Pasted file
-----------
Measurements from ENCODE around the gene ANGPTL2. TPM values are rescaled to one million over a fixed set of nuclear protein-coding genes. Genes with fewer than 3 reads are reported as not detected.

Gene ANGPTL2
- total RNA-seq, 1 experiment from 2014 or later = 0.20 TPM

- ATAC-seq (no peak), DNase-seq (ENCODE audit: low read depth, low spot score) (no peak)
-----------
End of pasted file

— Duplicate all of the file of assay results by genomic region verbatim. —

Measurements from ENCODE around the gene ANGPTL2. TPM values are rescaled to one million over a fixed set of nuclear protein-coding genes. Genes with fewer than 3 reads are reported as not detected.

Gene ANGPTL2
- total RNA-seq, 1 experiment from 2014 or later = 0.20 TPM

- ATAC-seq (no peak), DNase-seq (ENCODE audit: low read depth, low spot score) (no peak)